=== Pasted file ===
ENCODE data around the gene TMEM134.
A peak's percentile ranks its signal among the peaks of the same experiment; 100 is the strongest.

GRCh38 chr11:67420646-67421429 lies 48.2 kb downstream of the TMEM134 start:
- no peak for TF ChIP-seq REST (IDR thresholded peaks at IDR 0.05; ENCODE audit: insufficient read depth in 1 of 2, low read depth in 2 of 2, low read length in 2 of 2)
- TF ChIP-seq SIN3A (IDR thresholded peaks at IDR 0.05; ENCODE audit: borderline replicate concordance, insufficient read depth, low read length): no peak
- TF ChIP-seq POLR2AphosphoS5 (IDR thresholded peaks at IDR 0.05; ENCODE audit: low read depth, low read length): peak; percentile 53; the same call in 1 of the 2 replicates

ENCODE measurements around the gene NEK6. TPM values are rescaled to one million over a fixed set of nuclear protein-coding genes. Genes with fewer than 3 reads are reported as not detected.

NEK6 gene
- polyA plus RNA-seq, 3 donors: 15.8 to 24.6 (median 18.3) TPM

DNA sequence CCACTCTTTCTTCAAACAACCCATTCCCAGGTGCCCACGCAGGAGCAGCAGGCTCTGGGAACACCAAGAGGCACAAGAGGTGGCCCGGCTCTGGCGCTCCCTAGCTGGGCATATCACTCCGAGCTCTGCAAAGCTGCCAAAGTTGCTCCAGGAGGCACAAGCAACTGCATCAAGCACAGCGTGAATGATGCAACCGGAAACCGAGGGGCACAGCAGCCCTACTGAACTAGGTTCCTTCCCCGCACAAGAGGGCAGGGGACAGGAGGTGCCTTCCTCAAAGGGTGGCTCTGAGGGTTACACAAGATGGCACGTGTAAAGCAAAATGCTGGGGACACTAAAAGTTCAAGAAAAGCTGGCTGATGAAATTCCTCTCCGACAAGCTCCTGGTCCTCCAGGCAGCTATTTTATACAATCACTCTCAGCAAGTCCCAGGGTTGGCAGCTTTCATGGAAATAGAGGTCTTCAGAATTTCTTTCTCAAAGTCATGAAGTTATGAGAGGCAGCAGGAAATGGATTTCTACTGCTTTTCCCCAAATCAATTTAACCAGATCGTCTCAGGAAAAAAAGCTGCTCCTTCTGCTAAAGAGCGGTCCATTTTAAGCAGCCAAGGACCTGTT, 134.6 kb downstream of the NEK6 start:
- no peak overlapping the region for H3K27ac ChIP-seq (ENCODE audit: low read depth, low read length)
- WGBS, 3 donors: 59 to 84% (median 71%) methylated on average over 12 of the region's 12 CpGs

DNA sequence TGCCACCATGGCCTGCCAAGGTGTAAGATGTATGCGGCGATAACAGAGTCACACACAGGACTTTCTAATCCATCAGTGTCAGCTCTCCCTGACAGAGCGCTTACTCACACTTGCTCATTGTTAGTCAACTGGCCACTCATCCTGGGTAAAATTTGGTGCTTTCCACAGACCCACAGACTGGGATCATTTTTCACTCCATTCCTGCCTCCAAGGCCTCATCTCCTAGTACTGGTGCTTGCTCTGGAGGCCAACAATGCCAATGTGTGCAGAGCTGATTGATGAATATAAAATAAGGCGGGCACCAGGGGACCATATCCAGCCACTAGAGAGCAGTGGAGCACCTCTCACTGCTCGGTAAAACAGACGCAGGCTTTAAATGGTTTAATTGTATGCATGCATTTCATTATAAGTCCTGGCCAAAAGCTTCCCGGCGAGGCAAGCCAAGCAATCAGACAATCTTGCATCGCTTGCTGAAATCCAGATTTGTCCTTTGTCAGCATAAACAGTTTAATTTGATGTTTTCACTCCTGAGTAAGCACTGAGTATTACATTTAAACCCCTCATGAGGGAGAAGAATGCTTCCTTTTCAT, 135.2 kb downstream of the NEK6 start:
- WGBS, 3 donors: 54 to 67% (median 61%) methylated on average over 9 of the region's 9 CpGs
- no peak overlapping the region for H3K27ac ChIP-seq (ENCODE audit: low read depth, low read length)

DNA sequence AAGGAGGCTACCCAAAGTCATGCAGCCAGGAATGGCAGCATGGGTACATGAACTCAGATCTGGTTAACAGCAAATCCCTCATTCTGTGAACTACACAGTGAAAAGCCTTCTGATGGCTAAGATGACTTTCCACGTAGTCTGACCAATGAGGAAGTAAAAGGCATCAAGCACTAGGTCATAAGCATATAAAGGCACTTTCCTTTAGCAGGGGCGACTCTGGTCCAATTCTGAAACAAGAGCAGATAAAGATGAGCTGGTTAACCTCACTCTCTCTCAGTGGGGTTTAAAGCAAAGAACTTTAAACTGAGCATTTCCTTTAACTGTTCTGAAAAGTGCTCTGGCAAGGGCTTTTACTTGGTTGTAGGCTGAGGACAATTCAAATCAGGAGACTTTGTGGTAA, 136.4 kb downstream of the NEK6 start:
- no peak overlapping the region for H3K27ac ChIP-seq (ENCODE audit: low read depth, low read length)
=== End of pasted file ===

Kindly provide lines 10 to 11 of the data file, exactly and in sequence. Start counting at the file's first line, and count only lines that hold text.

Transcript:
DNA sequence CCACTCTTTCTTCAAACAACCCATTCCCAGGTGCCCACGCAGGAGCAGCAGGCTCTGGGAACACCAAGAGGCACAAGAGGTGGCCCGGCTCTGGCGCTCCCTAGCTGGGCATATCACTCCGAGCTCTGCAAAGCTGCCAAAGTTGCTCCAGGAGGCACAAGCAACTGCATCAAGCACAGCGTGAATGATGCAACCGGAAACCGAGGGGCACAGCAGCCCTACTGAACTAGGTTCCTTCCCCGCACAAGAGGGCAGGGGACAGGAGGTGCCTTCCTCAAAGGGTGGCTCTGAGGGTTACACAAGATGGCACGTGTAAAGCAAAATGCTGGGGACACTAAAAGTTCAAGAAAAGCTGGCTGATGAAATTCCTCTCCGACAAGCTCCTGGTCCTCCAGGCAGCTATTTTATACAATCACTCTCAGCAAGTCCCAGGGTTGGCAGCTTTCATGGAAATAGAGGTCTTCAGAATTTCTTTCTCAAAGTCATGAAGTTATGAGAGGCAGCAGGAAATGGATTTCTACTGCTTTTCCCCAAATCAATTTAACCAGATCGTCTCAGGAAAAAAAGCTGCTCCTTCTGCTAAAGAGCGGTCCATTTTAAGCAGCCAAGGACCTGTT, 134.6 kb downstream of the NEK6 start:
- no peak overlapping the region for H3K27ac ChIP-seq (ENCODE audit: low read depth, low read length)